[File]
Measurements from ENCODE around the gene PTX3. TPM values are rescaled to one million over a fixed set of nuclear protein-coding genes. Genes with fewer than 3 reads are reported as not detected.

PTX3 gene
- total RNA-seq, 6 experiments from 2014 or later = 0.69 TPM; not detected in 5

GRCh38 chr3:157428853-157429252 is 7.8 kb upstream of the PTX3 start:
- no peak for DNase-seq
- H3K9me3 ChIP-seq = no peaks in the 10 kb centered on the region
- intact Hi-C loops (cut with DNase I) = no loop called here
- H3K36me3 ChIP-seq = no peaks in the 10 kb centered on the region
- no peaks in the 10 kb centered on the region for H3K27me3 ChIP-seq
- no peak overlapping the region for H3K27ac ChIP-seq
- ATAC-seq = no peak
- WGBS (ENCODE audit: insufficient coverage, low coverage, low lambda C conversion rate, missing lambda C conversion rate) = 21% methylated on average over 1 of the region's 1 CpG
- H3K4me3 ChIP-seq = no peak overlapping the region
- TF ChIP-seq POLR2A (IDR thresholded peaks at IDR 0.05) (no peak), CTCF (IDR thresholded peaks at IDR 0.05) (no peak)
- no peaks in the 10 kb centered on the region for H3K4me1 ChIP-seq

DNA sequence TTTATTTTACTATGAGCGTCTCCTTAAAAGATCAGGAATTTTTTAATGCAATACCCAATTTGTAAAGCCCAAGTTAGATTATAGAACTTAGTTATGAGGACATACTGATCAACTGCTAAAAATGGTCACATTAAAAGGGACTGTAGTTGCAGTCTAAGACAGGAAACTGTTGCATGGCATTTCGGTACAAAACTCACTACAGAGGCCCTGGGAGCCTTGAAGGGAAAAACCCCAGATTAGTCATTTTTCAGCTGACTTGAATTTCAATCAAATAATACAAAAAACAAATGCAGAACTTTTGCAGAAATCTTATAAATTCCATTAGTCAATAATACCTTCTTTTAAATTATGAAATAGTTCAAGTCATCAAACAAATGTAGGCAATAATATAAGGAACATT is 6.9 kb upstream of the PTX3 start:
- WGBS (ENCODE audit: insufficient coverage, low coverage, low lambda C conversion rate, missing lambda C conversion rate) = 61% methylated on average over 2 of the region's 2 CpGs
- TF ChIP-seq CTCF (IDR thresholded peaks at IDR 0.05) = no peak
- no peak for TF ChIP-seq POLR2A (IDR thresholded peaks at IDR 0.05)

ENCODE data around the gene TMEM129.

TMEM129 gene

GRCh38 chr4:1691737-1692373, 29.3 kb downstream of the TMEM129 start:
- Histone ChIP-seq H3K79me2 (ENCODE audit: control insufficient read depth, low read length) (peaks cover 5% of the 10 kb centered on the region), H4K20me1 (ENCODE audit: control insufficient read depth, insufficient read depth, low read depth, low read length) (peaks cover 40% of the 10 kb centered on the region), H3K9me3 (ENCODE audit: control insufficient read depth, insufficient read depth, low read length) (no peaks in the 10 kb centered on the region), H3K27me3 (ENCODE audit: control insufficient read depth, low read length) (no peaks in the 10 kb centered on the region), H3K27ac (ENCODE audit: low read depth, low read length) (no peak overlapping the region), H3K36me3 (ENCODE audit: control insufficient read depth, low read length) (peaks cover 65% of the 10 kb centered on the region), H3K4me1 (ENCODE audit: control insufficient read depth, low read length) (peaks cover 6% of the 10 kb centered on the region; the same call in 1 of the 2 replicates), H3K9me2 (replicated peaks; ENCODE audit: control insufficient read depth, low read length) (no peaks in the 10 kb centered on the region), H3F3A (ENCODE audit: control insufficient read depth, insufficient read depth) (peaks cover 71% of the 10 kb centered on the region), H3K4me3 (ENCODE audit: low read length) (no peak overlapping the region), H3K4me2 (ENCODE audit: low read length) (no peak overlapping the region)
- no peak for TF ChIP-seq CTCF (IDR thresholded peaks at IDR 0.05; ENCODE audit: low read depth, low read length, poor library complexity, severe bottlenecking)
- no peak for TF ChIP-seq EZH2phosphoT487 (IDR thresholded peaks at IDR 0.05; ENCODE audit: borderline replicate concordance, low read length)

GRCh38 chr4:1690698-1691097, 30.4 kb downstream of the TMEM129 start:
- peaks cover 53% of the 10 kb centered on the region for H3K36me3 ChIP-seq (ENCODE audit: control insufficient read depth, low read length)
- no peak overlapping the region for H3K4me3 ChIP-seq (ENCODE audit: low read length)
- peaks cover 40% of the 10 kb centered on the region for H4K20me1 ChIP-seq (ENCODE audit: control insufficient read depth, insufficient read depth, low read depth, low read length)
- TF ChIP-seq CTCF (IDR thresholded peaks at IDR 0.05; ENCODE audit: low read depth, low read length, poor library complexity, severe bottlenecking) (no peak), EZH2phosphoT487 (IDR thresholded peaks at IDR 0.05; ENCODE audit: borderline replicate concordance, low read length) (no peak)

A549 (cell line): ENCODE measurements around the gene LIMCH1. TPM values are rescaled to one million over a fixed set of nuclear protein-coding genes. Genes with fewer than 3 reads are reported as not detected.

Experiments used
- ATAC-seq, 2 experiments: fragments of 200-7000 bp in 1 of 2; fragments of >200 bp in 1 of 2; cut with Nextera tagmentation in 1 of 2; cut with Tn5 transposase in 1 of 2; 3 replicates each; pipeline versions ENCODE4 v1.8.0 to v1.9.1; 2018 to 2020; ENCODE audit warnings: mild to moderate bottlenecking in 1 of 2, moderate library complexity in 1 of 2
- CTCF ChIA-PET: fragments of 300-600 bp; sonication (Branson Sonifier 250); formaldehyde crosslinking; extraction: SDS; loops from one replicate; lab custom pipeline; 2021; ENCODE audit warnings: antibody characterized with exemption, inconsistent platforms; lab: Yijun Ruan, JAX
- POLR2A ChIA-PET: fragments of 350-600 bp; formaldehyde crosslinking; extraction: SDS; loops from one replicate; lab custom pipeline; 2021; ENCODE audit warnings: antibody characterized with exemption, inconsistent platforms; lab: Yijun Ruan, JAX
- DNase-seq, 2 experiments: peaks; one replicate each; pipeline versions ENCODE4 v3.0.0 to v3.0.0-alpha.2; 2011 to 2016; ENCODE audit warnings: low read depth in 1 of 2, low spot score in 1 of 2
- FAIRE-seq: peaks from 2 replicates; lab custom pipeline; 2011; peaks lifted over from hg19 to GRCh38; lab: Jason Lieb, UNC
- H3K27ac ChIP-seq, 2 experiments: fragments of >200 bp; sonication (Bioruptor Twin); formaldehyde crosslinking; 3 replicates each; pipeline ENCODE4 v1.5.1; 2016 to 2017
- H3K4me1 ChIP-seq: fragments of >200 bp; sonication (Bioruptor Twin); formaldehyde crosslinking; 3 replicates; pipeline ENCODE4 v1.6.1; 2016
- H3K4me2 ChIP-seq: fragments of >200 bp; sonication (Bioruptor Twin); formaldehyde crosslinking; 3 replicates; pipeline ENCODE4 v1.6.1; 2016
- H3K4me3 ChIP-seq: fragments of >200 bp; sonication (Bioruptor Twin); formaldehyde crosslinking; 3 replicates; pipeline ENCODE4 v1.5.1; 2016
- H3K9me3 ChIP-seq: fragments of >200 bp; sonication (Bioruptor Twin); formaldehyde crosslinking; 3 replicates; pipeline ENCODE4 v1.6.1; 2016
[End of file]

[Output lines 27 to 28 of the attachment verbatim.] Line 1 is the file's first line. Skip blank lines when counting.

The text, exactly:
- peaks cover 53% of the 10 kb centered on the region for H3K36me3 ChIP-seq (ENCODE audit: control insufficient read depth, low read length)
- no peak overlapping the region for H3K4me3 ChIP-seq (ENCODE audit: low read length)